Do you ever look at a piece of art and wonder how the artist managed to get the colors so vibrant? If they are using colored pencils there is a good chance that they heated them, and the process is easy enough for you to do it too.
You can heat colored pencils with items you have around the house, or you can purchase a dedicated heating plate for more in-depth techniques. Either way, heating colored pencils is as simple as:
- Heating the colored pencil using sunlight, warm water, or a hair dryer OR heating the drawing surface
- Make sure the core or tip is warm enough for smooth application
- Coloring while the tip is warm for maximum vibrancy
You can repeat this process as often as you need. Read on to learn the different ways you can heat colored pencils to increase saturation and how these steps apply to different techniques, along with some specialized tips and tricks to make the process as simple as possible.
Heating Colored Pencils with Items at Home
If you want to play around with heating up colored pencils without buying a fancy heating apparatus then there are a few household items that can get you started, such as:
- Warm water
- A hair dryer
These are simple but effective ways to achieve the benefits of heating colored pencils without running out to buy a special heating surface.
While you should not store your colored pencils in direct sunlight for prolonged periods, shorter periods are useful in melting the binding enough to get a smoother application.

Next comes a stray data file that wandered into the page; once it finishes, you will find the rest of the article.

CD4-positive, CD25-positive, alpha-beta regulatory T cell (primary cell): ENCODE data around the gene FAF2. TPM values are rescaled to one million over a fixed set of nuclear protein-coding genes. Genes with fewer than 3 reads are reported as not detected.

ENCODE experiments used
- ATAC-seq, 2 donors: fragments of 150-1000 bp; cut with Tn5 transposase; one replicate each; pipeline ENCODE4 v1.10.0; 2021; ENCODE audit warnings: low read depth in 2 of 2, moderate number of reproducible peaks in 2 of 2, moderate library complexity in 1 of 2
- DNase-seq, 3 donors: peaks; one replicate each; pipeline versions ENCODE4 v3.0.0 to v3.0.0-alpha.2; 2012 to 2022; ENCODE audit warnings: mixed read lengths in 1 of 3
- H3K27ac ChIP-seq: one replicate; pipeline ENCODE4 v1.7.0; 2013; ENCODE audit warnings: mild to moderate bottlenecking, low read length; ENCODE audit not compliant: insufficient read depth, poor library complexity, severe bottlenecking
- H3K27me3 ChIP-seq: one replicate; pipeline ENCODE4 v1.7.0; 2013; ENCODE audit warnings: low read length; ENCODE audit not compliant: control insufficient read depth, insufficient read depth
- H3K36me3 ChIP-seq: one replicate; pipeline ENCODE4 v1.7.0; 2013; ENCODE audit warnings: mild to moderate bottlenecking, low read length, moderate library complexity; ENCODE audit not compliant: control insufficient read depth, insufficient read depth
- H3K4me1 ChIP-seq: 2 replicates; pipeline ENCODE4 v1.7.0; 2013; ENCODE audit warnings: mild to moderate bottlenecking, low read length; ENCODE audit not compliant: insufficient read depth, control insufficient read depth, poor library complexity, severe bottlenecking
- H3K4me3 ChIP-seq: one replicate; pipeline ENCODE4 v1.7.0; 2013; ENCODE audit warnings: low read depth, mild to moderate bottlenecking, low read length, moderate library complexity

For best results put them in a reflective container and let them sit there for about a half hour. You can use the tin that comes with most colored pencil sets, or you can line whatever you are using with foil.
As long as the colored pencils you are working with are not water soluble then letting them soak in warm water can help soften their tips in a timely manner.
Fill a cup with enough warm water to cover the tips of the pencils and let them sit for about 15 minutes. You can add a teaspoon of isopropyl alcohol for more drastic results.
You can use a hair dryer in a few different ways.
First, hair dryers can be used to heat the surface so that when colored pencils touch down they melt just a bit. This effect is subtle, but it is enough to help the pencil glide across the paper.
You can also use the hair dryer on the pencils themselves, pointing at the tips and letting hot air blow for a few seconds.
Heating Colored Pencils with a Heated Surface
Working with colored pencils on a warmed surface is a quick and easy way to heat them up. You can get started with a food grade warming plate that has a smooth surface and adjustable temperature.
If you are looking for a more professional tool dedicated to artwork then the Icarus Board may be for you. On top of providing a warm surface to work on, the board is designed to attach securely to easels, secure your paper or canvas, and provide adjustable heat to work with.
To use it for mixing pigment, blending, or burnishing you turn on the warm zone and color as needed. If you need to add more details, layers, or lines you can turn the warm zone off or turn the temperature down.
Tips for Working With Heated Colored Pencils
Regardless of the heated surface you intend to use, there are a few tips and tricks to make your job easier.
While keeping your workstation clean is important for general use, failing to do so with a heated surface is a spell for disaster. Any debris from your colored pencils can melt on your paper, dotting it with pigment that will not be easy to remove.